Thursday, July 25, 2013

(Good) Social Network Usernames in Short Supply - More Choice in Domains

If you want to create a user account in Google, or Twitter, or Pinterest, or Yahoo, or Instagram or most other social networks and free email services, you need to choose a username.  Years ago when these networks started, you could come up with a pretty good username that was one or two words, or one word with a short number after it.  Nowadays, in popular networks, you aren't left with much choice for a decent username.

As one example, Twitter is closing in on 600 million users.  That is 600 million different usernames created.  For perspective, as of December 2012 there were just over 250 million total domain names registered.  Consider that millions of more people will be joining Twitter from this point on, and what kind of usernames will you really be able to choose?  Certainly almost nothing that is easy to remember, or even spell out.  Right now Twitter is banned in China, so what if it ever opens up there?  How much more will the user base (and need for usernames) grow?  When a teenager goes to join Instagram two years from now, what will be the username options?

Some sites like Facebook and LinkedIn just require an email to sign up.  You can create a username to link to your page with a url, but it isn't really necessary in those sites because you are looking for connections by name.  It can get difficult at times when there are 50 people with the name you're looking for, and some don't have a profile picture, but since most of the connections you want are in your 'offline' network they usually get found.

As a test for available username quality, I started the sign up process at a popular social network to see what usernames it would suggest for me.

When I wanted the username Mike (not available), it suggested:  Mike85085233

When I wanted Susan (not available), it suggested: Susan64358267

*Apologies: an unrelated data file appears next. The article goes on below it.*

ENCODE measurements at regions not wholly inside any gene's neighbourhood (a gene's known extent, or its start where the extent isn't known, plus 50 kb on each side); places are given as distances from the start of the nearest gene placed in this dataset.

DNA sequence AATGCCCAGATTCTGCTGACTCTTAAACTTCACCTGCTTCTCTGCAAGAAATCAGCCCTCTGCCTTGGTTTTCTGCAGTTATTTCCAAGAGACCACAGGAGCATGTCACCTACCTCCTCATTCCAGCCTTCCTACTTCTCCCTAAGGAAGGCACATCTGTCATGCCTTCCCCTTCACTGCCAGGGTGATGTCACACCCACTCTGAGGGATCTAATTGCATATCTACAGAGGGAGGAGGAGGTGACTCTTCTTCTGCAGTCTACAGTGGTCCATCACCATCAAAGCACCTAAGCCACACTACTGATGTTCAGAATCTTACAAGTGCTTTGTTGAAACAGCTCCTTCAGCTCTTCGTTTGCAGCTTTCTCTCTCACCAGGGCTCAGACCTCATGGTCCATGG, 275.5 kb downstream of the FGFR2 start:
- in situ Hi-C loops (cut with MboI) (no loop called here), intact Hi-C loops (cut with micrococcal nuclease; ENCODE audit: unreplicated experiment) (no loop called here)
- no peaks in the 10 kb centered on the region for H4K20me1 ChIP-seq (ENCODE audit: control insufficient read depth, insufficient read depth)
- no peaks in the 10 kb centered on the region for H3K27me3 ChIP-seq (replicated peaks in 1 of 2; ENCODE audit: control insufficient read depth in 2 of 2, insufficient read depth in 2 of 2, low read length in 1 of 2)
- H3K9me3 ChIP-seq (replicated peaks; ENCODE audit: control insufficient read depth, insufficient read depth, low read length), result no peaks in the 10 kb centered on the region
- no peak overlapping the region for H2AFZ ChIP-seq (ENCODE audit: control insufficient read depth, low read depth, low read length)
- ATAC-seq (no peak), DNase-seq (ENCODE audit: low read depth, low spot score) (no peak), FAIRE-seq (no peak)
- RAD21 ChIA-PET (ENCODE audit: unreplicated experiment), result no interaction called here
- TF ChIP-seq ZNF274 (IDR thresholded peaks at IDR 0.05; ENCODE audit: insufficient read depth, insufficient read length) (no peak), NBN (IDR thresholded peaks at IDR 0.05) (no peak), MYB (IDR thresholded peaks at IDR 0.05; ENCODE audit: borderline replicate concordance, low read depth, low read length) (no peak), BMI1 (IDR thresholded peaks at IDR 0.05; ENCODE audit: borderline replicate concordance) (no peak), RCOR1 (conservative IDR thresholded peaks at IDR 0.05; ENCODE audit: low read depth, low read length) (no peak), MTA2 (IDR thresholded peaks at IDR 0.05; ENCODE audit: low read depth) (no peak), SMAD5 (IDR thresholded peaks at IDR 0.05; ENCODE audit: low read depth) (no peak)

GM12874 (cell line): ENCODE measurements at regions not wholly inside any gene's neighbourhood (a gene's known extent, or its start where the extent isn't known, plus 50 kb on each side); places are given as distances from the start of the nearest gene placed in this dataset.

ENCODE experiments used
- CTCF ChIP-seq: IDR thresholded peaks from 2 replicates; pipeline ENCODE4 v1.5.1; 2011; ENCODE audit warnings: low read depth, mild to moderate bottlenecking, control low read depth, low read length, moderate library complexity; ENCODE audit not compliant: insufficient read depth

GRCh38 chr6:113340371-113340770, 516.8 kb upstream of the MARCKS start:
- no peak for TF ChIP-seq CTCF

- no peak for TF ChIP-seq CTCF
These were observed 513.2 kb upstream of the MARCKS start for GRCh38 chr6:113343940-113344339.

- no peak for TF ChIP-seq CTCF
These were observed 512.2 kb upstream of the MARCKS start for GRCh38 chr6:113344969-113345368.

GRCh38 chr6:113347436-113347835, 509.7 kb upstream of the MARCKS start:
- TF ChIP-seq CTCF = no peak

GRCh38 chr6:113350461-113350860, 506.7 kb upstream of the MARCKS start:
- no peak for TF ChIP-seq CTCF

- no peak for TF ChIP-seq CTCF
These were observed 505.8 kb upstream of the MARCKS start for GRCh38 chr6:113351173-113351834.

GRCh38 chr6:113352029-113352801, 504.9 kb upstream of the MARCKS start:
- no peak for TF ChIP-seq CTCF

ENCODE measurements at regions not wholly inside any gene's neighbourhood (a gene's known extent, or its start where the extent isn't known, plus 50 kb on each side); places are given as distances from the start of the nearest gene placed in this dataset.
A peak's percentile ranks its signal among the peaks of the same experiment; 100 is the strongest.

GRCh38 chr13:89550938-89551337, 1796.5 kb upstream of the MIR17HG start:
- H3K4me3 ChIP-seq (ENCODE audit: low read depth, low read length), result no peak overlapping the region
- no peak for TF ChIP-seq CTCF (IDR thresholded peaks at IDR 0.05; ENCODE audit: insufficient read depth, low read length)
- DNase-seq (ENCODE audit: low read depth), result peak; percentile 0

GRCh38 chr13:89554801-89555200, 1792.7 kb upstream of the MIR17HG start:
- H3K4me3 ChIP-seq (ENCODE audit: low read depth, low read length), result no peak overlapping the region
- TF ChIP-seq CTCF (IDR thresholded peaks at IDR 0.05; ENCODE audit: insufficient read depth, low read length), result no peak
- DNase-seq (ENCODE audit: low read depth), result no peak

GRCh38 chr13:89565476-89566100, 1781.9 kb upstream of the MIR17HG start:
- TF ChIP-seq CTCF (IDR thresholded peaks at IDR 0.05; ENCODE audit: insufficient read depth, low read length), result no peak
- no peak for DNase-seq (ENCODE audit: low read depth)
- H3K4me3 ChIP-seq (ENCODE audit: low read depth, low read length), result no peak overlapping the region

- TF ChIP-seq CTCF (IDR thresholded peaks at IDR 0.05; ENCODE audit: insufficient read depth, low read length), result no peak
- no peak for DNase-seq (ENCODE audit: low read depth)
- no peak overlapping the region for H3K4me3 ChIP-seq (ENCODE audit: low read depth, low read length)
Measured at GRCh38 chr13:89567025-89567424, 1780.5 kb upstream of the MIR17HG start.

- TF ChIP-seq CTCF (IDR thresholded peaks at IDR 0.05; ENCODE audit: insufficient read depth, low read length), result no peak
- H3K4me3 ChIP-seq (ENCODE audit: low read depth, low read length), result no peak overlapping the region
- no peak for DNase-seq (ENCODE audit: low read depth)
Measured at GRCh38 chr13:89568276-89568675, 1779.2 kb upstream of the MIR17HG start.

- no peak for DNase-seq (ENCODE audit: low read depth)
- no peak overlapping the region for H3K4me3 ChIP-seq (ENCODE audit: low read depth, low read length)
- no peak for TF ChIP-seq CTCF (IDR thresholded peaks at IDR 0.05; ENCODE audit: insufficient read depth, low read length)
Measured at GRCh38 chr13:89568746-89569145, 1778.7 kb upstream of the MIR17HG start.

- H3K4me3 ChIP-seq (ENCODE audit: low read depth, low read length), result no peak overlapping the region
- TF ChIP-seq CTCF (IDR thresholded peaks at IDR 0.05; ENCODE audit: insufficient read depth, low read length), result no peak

I think those usernames speak for themselves.

It isn't always critical to remember someone's username once you have found them and have them tagged or followed in your account, because you can then just click on their link.  But there is some degree of status in the naming of almost anything, and the pool of usernames available to select from these days are nobody's first choice anymore.

Many social networks don't easily release usernames that are inactive, but recently Yahoo created a Wishlist system.  It was announced on Marissa Mayer's Tumblr blog at:

Yahoo is releasing inactive usernames, so you can go to the following page, enter 5 usernames you like, and hopefully sometime in August you'll get lucky.  The username would also give you a email with the same handle:

Though not everyone uses Yahoo, I personally do, and I enjoy their email system and also their news stories and Finance site almost every day.  I think the Wishlist system is very progressive for an internet company, and more networks should follow Yahoo's lead in this.

If you aren't a big social network user or already have the usernames of your choice, then this probably doesn't matter to you.  But think of the person who gets their first smartphone and access to social networks next month, or the 6 yr old who will want an Instagram account in three years.  What kind of usernames will be available to be had?  Will some different kind of naming system have to be developed by networks to deal with this issue?


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